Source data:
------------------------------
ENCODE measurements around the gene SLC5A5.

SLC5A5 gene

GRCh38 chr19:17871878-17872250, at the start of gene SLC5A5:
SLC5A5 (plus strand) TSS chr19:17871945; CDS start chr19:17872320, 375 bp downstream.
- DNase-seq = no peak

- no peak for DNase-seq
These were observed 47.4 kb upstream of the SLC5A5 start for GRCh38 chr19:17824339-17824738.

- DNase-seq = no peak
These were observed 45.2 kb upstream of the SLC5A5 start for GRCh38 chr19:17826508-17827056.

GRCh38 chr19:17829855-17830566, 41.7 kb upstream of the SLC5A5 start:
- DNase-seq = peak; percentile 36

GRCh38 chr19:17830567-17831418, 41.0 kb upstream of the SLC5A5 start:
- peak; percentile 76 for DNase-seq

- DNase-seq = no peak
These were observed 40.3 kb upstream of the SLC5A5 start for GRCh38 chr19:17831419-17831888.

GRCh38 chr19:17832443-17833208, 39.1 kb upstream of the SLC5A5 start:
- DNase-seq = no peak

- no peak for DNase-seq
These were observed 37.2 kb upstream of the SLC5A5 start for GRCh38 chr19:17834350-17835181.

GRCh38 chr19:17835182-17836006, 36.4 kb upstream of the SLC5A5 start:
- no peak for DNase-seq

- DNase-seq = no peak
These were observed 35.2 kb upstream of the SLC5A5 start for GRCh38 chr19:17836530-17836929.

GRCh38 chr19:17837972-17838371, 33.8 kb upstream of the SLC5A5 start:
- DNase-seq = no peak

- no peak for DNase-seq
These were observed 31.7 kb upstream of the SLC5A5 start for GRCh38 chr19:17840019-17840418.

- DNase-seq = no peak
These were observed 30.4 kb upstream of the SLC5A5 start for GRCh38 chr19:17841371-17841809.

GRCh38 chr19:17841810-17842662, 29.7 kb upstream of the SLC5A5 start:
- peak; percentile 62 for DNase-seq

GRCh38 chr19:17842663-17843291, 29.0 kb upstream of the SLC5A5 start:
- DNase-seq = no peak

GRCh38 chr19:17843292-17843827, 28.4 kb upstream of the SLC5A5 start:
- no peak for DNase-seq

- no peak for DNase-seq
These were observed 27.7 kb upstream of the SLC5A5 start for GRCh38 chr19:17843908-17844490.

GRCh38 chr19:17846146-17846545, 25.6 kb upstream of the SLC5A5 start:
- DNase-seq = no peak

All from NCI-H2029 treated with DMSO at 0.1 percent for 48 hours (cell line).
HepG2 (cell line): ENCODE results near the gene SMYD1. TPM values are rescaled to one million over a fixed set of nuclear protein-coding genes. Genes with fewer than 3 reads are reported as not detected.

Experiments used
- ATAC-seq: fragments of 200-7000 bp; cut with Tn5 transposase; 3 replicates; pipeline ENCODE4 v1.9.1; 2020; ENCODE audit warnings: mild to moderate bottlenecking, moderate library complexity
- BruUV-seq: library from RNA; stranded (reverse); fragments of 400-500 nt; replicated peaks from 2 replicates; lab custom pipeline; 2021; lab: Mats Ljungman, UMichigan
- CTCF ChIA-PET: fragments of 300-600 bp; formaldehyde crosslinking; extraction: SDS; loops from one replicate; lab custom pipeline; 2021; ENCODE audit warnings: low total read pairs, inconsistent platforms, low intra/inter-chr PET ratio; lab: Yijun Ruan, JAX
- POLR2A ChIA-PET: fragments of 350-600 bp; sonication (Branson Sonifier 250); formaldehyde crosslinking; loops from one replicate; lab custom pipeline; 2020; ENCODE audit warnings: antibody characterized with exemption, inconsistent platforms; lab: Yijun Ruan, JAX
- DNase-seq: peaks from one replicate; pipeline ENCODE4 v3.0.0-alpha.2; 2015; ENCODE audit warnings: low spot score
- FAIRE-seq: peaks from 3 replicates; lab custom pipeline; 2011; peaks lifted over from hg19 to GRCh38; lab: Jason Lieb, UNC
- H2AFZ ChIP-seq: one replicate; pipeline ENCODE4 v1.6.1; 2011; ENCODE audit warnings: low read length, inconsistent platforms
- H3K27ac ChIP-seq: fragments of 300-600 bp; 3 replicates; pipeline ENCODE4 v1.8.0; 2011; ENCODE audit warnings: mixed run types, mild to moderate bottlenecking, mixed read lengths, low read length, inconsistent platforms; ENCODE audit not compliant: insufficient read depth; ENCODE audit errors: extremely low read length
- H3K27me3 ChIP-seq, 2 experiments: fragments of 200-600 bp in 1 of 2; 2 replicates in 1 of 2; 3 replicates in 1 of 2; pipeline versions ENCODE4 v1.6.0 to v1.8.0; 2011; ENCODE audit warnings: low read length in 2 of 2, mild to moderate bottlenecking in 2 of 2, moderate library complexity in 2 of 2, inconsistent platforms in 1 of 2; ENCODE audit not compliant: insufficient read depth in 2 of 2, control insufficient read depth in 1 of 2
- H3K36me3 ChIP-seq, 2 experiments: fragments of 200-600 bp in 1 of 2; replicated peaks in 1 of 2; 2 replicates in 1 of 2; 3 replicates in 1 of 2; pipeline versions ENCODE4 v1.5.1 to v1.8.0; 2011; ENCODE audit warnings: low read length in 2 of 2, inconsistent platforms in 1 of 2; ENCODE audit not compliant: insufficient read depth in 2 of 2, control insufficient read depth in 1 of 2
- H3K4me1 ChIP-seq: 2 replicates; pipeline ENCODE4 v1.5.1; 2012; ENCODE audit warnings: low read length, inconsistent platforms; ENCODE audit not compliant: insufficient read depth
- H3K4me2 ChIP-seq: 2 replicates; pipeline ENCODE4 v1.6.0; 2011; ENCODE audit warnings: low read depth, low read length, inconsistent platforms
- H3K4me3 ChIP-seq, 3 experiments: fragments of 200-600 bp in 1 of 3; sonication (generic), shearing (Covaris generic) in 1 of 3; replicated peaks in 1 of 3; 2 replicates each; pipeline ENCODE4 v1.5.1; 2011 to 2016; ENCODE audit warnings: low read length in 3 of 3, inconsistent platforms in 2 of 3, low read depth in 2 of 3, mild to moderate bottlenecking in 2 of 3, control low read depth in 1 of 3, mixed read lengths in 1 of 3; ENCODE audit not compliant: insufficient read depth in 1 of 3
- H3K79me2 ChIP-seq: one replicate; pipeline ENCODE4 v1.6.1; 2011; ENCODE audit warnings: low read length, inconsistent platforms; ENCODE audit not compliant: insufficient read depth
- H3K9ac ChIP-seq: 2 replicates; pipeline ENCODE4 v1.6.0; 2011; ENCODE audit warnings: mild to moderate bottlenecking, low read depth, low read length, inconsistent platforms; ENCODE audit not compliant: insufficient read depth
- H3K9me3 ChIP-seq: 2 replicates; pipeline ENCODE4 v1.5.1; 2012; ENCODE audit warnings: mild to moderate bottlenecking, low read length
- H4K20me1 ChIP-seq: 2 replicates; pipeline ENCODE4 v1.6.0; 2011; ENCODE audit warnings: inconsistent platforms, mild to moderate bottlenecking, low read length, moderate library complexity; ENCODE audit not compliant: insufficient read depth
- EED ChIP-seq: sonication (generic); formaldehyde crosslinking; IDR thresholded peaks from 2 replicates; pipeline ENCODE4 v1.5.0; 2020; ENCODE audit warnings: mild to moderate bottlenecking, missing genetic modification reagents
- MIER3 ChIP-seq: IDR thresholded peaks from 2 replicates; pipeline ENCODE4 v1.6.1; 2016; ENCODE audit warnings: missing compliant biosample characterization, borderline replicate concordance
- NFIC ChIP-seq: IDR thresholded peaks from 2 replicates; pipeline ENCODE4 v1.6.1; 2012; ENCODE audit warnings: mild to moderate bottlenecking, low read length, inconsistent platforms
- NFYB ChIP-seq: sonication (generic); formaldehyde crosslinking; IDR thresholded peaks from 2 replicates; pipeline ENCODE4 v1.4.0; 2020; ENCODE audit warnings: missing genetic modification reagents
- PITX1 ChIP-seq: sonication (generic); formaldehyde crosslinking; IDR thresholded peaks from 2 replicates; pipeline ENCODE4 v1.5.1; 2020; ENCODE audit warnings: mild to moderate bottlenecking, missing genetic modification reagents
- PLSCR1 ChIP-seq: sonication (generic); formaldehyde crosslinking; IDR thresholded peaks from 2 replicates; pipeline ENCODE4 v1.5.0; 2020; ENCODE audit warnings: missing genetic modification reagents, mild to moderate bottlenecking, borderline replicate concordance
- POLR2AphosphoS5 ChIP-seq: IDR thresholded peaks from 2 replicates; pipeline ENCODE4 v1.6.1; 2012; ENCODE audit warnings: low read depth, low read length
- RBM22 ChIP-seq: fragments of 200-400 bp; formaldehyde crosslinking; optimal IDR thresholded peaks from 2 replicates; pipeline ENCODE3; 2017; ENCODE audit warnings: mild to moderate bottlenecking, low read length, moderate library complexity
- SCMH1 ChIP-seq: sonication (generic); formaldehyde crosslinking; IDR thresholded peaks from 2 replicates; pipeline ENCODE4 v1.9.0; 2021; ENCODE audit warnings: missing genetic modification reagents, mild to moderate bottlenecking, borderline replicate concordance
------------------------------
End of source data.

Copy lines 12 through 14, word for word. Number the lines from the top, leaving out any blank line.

GRCh38 chr19:17830567-17831418, 41.0 kb upstream of the SLC5A5 start:
- peak; percentile 76 for DNase-seq

- DNase-seq = no peak